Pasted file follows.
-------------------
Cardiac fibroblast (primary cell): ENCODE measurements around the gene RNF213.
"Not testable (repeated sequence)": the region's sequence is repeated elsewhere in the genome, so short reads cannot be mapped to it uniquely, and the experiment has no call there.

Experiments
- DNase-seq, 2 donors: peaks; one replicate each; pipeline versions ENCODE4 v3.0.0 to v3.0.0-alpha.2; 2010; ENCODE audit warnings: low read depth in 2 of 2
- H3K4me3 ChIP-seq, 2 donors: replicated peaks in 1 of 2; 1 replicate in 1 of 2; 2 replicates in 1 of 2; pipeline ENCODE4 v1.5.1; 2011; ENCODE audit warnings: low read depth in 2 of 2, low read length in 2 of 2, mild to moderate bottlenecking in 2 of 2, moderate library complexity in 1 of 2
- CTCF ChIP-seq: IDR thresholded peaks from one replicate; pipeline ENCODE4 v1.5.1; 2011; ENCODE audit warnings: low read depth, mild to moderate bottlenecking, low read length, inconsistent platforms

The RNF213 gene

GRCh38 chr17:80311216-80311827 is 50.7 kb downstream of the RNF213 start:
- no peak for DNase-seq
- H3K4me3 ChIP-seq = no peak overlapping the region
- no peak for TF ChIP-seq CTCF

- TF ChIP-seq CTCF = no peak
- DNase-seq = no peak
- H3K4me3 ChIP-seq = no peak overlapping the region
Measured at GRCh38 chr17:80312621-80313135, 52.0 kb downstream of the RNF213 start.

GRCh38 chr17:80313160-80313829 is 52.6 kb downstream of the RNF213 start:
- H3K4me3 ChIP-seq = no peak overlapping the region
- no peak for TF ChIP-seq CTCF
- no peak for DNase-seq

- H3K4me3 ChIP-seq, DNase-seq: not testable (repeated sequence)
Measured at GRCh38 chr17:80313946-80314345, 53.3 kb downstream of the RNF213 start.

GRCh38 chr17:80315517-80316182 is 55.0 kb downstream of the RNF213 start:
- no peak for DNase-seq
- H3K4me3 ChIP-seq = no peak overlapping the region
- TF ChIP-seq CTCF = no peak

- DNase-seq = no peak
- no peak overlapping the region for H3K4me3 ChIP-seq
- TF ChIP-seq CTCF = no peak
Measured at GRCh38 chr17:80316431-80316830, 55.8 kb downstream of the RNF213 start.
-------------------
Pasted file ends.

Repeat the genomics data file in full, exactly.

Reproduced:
Cardiac fibroblast (primary cell): ENCODE measurements around the gene RNF213.
"Not testable (repeated sequence)": the region's sequence is repeated elsewhere in the genome, so short reads cannot be mapped to it uniquely, and the experiment has no call there.

Experiments
- DNase-seq, 2 donors: peaks; one replicate each; pipeline versions ENCODE4 v3.0.0 to v3.0.0-alpha.2; 2010; ENCODE audit warnings: low read depth in 2 of 2
- H3K4me3 ChIP-seq, 2 donors: replicated peaks in 1 of 2; 1 replicate in 1 of 2; 2 replicates in 1 of 2; pipeline ENCODE4 v1.5.1; 2011; ENCODE audit warnings: low read depth in 2 of 2, low read length in 2 of 2, mild to moderate bottlenecking in 2 of 2, moderate library complexity in 1 of 2
- CTCF ChIP-seq: IDR thresholded peaks from one replicate; pipeline ENCODE4 v1.5.1; 2011; ENCODE audit warnings: low read depth, mild to moderate bottlenecking, low read length, inconsistent platforms

The RNF213 gene

GRCh38 chr17:80311216-80311827 is 50.7 kb downstream of the RNF213 start:
- no peak for DNase-seq
- H3K4me3 ChIP-seq = no peak overlapping the region
- no peak for TF ChIP-seq CTCF

- TF ChIP-seq CTCF = no peak
- DNase-seq = no peak
- H3K4me3 ChIP-seq = no peak overlapping the region
Measured at GRCh38 chr17:80312621-80313135, 52.0 kb downstream of the RNF213 start.

GRCh38 chr17:80313160-80313829 is 52.6 kb downstream of the RNF213 start:
- H3K4me3 ChIP-seq = no peak overlapping the region
- no peak for TF ChIP-seq CTCF
- no peak for DNase-seq

- H3K4me3 ChIP-seq, DNase-seq: not testable (repeated sequence)
Measured at GRCh38 chr17:80313946-80314345, 53.3 kb downstream of the RNF213 start.

GRCh38 chr17:80315517-80316182 is 55.0 kb downstream of the RNF213 start:
- no peak for DNase-seq
- H3K4me3 ChIP-seq = no peak overlapping the region
- TF ChIP-seq CTCF = no peak

- DNase-seq = no peak
- no peak overlapping the region for H3K4me3 ChIP-seq
- TF ChIP-seq CTCF = no peak
Measured at GRCh38 chr17:80316431-80316830, 55.8 kb downstream of the RNF213 start.